Director M. Night Shyamalan takes his horrors one step further with his latest villain. Kevin (James McAvoy) has 23 distinct personalities and the 24th one is about to be unleashed.
One of his personalities kidnaps three young girls (Anya Taylor Joy, Haley Lu Richardson and Jessica Sula) from a parking lot. When he comes to Kevin has no recollection of the events that have passed. But he knows that he must keep the girls captive, or risk angering his other stronger, more violent personalities.
Kevin keeps the three girls prisoner in a small room in an undisclosed location. What’s unnerving is that he never tells them what he plans to do with them. Every time his personality shifts the girls’ captor becomes more unpredictable.
The girls must try to escape before the frightful 24th personality appears. They will have to learn how to work with Kevin’s more passive personalities if they stand a chance of surviving their ordeal.
Split marks the comeback of one of the most talented filmmakers of this generation — M Night Shyamalan.
I’m disappointed to report that I found Split rather tiresome. The fact that McAvoy changes outfits every time he shifts personality takes you out of the moment. To me it would have been a whole lot scarier for him to change between personalities without a moment’s notice, with only his mannerisms and vocabulary changing.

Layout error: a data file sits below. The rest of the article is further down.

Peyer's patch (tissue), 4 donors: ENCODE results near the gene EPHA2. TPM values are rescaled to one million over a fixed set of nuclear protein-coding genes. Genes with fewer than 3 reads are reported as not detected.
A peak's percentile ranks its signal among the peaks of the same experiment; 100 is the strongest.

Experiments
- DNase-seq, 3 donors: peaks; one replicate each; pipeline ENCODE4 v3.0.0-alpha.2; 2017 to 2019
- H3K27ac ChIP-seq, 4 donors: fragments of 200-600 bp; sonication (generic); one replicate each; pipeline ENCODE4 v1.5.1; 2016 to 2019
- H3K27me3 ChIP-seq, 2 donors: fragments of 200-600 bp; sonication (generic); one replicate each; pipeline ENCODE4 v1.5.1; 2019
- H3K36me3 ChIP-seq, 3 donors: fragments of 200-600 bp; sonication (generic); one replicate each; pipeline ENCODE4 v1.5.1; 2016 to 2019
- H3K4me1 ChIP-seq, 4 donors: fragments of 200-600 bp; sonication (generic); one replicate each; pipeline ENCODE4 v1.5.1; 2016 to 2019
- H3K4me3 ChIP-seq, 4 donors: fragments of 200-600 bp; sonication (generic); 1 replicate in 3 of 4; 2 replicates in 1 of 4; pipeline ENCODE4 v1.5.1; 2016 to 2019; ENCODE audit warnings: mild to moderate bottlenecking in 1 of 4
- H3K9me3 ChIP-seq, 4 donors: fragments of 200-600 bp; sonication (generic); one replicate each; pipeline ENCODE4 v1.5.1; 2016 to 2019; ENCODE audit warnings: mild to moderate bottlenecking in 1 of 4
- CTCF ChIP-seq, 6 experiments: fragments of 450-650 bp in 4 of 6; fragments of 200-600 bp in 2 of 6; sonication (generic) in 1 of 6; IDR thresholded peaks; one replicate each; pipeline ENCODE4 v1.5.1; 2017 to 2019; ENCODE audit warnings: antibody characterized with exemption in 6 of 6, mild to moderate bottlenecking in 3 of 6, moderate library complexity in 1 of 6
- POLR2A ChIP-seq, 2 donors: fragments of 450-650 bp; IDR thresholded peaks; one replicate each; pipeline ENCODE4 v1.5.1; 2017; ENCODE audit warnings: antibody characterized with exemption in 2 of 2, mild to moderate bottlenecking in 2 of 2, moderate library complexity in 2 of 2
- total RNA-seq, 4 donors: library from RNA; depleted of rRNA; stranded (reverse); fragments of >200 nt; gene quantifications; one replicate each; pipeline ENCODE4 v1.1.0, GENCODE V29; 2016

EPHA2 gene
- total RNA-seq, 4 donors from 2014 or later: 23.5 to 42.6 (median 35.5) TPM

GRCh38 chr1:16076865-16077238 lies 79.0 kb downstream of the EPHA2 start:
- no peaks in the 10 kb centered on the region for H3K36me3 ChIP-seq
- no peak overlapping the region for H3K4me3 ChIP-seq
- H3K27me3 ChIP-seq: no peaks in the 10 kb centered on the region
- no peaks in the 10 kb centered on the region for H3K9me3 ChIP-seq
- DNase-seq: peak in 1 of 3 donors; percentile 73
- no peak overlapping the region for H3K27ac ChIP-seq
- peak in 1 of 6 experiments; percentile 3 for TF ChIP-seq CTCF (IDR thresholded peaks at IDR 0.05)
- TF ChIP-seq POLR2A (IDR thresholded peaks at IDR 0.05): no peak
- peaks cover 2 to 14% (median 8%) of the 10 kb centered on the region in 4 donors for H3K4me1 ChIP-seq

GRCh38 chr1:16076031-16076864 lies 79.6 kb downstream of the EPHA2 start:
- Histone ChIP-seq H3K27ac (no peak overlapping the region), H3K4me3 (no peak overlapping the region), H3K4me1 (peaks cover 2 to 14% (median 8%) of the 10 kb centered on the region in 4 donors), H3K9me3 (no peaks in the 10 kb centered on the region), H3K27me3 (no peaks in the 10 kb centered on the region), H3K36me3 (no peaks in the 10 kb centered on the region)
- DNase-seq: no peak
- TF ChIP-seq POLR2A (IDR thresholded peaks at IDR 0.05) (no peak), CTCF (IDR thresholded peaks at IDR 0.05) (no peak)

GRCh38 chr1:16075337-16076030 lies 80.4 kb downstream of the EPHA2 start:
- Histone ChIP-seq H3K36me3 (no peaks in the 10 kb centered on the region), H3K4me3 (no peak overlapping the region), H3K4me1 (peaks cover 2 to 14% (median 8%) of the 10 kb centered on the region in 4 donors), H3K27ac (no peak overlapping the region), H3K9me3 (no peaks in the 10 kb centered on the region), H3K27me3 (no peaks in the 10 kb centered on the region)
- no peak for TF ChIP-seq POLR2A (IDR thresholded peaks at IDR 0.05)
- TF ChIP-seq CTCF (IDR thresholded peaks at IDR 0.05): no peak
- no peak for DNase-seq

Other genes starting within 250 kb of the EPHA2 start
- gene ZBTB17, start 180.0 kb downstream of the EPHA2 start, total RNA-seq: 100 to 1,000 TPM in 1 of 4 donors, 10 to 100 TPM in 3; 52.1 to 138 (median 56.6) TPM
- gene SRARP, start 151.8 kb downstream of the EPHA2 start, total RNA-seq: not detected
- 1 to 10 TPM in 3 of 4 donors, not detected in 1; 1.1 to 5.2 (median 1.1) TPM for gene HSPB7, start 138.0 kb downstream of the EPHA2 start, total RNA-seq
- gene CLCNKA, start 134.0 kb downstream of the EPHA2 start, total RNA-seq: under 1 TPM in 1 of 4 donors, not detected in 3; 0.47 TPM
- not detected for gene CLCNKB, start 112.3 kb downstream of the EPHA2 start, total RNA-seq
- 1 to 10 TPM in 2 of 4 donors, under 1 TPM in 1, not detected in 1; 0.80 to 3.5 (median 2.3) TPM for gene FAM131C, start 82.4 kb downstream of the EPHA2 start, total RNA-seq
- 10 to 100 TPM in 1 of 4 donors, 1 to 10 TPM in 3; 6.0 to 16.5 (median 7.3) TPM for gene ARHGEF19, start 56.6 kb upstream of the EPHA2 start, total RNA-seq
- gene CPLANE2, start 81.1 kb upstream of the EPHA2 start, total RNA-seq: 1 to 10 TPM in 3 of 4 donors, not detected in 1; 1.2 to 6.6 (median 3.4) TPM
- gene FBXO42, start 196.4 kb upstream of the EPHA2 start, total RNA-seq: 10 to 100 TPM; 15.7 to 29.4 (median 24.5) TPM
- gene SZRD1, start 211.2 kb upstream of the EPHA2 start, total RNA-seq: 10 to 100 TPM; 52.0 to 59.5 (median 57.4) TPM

There’s a very obvious throwback to Psycho when we meet Aunt Patricia for the first time. But it fails to deliver the same punch as the classic horror. For saying that Split is supposed to be a horror-thriller it wasn’t that scary or thrilling. In fact, the lack of any real horror scenes, tension or scary characters made it more of a drama in my opinion.
It attempts to build tension but the fact is that McAvoy just isn’t scary. He shifts seamlessly between all his 23 characters, giving each one their unique quirks, accents and facial expressions. But he just doesn’t deliver those spine-tingling scenes I was expecting. In the end the movie’s big reveal is also somewhat of a disappointment thanks to poor CGI effects.
By Ruth Walker